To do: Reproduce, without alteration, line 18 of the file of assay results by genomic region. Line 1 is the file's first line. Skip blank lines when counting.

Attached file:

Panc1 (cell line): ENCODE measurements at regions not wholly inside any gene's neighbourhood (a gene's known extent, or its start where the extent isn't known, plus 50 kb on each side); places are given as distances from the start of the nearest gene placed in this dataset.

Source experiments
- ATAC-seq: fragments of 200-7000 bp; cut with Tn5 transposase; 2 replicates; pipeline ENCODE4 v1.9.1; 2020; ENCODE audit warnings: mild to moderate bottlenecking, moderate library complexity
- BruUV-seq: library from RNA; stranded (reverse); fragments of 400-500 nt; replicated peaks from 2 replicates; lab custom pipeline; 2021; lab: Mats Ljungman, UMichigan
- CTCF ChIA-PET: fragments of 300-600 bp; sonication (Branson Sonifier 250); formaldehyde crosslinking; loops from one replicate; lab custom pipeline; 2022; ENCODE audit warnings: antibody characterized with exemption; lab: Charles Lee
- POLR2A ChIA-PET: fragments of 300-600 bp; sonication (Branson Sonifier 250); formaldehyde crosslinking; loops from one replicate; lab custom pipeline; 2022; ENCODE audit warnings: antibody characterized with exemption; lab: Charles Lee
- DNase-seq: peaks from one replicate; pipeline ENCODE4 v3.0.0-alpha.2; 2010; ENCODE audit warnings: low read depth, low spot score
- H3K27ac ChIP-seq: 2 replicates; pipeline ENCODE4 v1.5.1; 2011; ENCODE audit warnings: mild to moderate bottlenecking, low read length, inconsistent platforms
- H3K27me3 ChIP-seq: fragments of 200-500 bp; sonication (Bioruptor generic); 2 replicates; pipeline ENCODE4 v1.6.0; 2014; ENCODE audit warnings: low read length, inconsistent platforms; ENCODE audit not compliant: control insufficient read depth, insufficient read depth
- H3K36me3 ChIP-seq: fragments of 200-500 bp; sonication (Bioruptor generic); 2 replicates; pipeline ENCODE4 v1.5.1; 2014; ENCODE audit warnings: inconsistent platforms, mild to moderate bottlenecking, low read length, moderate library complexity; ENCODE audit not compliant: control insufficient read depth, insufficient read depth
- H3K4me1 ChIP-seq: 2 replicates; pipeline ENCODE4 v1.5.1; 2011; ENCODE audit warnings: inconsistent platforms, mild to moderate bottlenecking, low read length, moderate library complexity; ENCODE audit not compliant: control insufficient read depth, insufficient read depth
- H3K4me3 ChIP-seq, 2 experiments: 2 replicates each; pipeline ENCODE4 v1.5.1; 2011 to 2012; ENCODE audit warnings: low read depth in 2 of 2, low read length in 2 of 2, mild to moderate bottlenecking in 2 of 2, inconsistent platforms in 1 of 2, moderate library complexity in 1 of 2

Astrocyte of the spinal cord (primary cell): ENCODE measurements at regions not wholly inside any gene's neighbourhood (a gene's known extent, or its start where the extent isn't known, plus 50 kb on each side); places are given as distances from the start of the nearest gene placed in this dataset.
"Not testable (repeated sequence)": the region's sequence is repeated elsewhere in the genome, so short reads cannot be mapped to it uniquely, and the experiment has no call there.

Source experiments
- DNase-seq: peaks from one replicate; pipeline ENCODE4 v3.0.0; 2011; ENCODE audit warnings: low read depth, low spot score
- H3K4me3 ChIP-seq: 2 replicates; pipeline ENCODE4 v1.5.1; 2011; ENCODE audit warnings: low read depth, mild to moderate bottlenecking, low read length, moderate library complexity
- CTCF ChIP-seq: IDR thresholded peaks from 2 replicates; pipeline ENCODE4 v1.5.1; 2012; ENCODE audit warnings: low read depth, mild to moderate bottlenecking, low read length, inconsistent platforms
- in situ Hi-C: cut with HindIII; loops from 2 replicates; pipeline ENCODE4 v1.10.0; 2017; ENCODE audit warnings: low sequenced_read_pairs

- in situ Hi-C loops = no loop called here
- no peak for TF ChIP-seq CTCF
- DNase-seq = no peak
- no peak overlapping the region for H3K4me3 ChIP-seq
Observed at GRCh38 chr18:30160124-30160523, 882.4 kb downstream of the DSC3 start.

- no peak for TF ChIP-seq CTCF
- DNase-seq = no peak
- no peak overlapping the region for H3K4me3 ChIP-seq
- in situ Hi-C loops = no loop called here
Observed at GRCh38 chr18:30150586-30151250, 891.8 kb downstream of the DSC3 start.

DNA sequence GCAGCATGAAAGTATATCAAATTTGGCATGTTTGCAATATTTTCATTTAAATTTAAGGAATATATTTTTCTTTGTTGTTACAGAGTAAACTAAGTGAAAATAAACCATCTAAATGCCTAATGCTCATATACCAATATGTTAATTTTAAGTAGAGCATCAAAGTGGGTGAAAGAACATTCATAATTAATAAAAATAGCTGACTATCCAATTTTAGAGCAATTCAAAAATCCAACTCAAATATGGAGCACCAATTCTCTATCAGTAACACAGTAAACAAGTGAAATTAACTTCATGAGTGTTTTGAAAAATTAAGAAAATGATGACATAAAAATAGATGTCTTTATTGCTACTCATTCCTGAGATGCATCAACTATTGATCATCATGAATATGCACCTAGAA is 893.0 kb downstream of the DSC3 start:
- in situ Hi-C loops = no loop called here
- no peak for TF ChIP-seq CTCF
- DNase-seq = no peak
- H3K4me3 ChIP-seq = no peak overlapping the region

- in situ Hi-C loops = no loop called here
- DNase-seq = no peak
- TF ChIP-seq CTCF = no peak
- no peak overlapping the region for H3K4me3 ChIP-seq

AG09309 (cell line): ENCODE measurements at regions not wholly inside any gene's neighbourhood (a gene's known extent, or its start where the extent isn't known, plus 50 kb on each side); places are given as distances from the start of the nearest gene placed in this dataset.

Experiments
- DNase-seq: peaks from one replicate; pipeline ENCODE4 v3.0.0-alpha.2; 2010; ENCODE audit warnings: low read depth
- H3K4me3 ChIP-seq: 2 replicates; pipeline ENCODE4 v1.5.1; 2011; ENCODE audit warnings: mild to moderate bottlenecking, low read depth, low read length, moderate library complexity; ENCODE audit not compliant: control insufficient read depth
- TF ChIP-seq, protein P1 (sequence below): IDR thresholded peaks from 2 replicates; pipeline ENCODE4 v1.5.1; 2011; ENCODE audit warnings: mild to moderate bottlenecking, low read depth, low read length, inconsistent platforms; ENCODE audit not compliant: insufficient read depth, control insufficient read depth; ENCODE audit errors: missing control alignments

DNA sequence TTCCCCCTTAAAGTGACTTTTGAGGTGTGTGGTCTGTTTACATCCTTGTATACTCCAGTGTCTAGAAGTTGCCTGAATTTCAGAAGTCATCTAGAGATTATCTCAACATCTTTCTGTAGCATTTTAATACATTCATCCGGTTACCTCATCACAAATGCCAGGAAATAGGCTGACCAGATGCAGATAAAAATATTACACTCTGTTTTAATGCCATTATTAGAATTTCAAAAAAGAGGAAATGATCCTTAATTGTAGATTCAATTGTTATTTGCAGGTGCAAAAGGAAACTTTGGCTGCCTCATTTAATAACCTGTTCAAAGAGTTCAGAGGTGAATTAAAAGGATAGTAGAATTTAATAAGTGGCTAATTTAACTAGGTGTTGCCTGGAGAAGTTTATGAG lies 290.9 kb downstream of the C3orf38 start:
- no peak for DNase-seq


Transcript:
- CTCF ChIP-seq: IDR thresholded peaks from 2 replicates; pipeline ENCODE4 v1.5.1; 2012; ENCODE audit warnings: low read depth, mild to moderate bottlenecking, low read length, inconsistent platforms